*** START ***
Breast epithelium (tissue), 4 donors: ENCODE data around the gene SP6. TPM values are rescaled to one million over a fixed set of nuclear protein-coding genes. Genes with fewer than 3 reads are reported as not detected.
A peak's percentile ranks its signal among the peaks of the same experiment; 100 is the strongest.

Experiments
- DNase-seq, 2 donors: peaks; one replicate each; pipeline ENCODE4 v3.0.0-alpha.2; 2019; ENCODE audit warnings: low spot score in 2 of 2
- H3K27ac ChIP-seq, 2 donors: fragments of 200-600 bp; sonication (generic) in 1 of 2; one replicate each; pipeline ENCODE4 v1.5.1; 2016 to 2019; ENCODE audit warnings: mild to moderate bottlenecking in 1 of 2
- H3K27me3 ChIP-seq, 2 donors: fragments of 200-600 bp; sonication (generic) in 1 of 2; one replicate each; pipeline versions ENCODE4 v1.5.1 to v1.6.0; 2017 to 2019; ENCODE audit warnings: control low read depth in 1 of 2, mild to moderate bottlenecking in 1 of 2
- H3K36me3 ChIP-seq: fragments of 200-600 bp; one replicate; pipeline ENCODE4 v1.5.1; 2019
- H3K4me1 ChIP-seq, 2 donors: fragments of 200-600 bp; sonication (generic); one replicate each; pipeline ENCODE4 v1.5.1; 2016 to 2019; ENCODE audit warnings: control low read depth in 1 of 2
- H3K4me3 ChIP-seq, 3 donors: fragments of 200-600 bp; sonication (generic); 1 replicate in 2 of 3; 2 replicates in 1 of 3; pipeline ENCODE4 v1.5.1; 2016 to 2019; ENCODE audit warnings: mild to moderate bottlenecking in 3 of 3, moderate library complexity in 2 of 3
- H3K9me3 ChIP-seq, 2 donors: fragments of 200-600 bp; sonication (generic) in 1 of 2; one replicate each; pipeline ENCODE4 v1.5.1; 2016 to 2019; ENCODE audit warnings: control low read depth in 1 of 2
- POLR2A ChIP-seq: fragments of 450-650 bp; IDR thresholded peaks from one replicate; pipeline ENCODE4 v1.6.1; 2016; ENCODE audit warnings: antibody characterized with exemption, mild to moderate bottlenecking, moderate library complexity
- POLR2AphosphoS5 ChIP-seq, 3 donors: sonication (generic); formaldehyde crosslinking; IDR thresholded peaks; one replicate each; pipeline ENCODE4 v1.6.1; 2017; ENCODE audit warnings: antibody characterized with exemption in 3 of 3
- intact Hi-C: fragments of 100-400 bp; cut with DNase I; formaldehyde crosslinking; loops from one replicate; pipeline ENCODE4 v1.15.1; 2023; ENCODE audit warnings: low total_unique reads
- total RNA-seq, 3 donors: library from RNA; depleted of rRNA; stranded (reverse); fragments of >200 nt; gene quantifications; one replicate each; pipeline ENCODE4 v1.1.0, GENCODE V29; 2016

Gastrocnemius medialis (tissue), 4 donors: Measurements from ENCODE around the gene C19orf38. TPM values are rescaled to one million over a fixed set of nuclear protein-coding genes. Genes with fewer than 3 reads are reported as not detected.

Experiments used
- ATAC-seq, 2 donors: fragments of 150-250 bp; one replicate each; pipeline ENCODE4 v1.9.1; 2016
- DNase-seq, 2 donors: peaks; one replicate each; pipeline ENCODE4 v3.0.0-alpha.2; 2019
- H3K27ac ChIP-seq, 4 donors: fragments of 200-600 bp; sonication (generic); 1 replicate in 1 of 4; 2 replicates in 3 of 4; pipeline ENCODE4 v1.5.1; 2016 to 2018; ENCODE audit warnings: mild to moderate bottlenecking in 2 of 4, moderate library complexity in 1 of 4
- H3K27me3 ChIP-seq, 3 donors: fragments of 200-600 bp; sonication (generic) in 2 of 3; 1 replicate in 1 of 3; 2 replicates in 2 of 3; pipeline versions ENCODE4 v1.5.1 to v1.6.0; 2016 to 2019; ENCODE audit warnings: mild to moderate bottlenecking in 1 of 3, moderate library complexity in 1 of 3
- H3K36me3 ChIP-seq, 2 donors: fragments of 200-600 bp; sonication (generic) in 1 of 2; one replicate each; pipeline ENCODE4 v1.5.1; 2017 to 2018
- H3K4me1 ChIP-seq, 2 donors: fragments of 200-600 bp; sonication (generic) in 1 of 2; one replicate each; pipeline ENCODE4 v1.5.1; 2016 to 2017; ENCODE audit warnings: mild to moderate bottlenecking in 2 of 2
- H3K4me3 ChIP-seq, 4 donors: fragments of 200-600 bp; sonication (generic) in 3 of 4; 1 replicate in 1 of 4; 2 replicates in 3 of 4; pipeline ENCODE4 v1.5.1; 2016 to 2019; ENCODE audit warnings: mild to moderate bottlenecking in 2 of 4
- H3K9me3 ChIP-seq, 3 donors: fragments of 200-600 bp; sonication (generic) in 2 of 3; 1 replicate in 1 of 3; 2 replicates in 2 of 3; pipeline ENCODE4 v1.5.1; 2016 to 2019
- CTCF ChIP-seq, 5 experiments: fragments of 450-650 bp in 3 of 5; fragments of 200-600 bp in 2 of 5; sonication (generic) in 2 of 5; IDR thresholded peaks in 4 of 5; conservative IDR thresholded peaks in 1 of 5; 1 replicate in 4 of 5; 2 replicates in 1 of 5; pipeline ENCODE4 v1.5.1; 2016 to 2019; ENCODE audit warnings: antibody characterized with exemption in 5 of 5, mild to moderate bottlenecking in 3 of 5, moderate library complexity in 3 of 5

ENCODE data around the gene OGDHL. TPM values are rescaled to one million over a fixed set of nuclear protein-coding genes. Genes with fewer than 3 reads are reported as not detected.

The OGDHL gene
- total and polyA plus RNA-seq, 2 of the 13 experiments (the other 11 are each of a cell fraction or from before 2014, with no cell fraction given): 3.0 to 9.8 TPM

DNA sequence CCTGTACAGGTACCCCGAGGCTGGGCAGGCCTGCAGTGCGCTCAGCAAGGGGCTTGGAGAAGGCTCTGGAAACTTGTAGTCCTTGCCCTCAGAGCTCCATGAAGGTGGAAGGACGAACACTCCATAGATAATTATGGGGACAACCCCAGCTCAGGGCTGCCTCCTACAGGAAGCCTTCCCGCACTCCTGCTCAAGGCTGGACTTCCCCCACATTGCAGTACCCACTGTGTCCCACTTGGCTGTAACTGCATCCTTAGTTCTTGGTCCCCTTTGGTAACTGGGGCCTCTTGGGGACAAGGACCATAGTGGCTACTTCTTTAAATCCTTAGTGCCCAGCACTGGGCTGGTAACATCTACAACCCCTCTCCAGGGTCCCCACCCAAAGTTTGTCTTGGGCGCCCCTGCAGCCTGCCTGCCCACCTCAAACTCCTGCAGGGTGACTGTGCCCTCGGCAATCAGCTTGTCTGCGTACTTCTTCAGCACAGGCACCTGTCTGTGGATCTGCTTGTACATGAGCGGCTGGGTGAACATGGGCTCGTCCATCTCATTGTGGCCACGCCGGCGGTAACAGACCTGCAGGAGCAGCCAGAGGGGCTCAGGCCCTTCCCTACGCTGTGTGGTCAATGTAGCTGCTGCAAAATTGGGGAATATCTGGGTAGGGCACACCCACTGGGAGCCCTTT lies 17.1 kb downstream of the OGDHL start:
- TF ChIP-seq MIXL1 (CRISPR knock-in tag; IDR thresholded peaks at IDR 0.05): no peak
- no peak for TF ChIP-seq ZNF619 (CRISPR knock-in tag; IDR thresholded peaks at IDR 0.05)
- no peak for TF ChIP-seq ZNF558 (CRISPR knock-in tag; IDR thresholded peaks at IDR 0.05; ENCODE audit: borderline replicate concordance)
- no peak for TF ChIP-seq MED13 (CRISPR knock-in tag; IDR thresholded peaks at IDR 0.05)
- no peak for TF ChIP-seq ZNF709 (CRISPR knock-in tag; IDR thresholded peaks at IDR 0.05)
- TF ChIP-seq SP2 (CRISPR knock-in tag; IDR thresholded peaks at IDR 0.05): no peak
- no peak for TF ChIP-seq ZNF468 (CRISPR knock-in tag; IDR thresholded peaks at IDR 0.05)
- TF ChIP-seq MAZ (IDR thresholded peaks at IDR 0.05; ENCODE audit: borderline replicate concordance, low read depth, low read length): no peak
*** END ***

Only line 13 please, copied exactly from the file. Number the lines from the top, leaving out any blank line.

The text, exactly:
- intact Hi-C: fragments of 100-400 bp; cut with DNase I; formaldehyde crosslinking; loops from one replicate; pipeline ENCODE4 v1.15.1; 2023; ENCODE audit warnings: low total_unique reads